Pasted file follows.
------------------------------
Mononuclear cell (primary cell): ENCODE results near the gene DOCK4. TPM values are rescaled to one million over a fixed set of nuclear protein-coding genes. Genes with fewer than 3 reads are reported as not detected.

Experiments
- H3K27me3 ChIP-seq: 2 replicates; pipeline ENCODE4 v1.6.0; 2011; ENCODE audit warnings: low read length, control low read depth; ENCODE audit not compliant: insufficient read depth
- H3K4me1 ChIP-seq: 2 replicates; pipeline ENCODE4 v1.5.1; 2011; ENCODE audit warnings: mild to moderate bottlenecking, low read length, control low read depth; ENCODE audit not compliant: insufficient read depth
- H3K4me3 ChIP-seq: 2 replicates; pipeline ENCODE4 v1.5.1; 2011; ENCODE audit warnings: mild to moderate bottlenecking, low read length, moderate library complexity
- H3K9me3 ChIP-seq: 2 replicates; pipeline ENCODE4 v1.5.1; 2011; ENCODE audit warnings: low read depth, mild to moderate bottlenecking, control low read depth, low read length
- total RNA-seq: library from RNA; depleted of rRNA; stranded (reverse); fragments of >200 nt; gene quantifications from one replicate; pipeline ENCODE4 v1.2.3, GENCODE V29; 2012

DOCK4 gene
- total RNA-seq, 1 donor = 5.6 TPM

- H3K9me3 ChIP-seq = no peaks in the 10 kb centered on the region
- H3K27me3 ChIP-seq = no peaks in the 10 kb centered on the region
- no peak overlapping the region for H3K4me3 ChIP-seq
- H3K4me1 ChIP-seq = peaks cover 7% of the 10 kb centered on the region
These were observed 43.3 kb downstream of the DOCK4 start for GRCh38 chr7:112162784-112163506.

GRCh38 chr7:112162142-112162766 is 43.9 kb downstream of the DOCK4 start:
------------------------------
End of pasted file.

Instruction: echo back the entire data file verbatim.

Mononuclear cell (primary cell): ENCODE results near the gene DOCK4. TPM values are rescaled to one million over a fixed set of nuclear protein-coding genes. Genes with fewer than 3 reads are reported as not detected.

Experiments
- H3K27me3 ChIP-seq: 2 replicates; pipeline ENCODE4 v1.6.0; 2011; ENCODE audit warnings: low read length, control low read depth; ENCODE audit not compliant: insufficient read depth
- H3K4me1 ChIP-seq: 2 replicates; pipeline ENCODE4 v1.5.1; 2011; ENCODE audit warnings: mild to moderate bottlenecking, low read length, control low read depth; ENCODE audit not compliant: insufficient read depth
- H3K4me3 ChIP-seq: 2 replicates; pipeline ENCODE4 v1.5.1; 2011; ENCODE audit warnings: mild to moderate bottlenecking, low read length, moderate library complexity
- H3K9me3 ChIP-seq: 2 replicates; pipeline ENCODE4 v1.5.1; 2011; ENCODE audit warnings: low read depth, mild to moderate bottlenecking, control low read depth, low read length
- total RNA-seq: library from RNA; depleted of rRNA; stranded (reverse); fragments of >200 nt; gene quantifications from one replicate; pipeline ENCODE4 v1.2.3, GENCODE V29; 2012

DOCK4 gene
- total RNA-seq, 1 donor = 5.6 TPM

- H3K9me3 ChIP-seq = no peaks in the 10 kb centered on the region
- H3K27me3 ChIP-seq = no peaks in the 10 kb centered on the region
- no peak overlapping the region for H3K4me3 ChIP-seq
- H3K4me1 ChIP-seq = peaks cover 7% of the 10 kb centered on the region
These were observed 43.3 kb downstream of the DOCK4 start for GRCh38 chr7:112162784-112163506.

GRCh38 chr7:112162142-112162766 is 43.9 kb downstream of the DOCK4 start: